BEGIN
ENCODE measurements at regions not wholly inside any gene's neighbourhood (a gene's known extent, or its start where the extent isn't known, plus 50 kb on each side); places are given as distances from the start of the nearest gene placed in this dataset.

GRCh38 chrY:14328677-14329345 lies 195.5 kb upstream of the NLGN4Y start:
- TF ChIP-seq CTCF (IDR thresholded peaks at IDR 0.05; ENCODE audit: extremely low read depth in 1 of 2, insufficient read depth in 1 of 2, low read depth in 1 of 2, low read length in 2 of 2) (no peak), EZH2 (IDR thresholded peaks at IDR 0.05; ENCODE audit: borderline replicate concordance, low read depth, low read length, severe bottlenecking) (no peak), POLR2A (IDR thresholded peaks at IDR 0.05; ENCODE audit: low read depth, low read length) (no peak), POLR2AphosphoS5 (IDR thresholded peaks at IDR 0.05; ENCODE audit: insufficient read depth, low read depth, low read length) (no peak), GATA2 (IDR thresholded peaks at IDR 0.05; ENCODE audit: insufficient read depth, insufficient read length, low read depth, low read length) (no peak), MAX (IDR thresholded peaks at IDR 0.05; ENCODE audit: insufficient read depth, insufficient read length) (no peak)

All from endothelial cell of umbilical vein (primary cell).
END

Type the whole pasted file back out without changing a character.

ENCODE measurements at regions not wholly inside any gene's neighbourhood (a gene's known extent, or its start where the extent isn't known, plus 50 kb on each side); places are given as distances from the start of the nearest gene placed in this dataset.

GRCh38 chrY:14328677-14329345 lies 195.5 kb upstream of the NLGN4Y start:
- TF ChIP-seq CTCF (IDR thresholded peaks at IDR 0.05; ENCODE audit: extremely low read depth in 1 of 2, insufficient read depth in 1 of 2, low read depth in 1 of 2, low read length in 2 of 2) (no peak), EZH2 (IDR thresholded peaks at IDR 0.05; ENCODE audit: borderline replicate concordance, low read depth, low read length, severe bottlenecking) (no peak), POLR2A (IDR thresholded peaks at IDR 0.05; ENCODE audit: low read depth, low read length) (no peak), POLR2AphosphoS5 (IDR thresholded peaks at IDR 0.05; ENCODE audit: insufficient read depth, low read depth, low read length) (no peak), GATA2 (IDR thresholded peaks at IDR 0.05; ENCODE audit: insufficient read depth, insufficient read length, low read depth, low read length) (no peak), MAX (IDR thresholded peaks at IDR 0.05; ENCODE audit: insufficient read depth, insufficient read length) (no peak)

All from endothelial cell of umbilical vein (primary cell).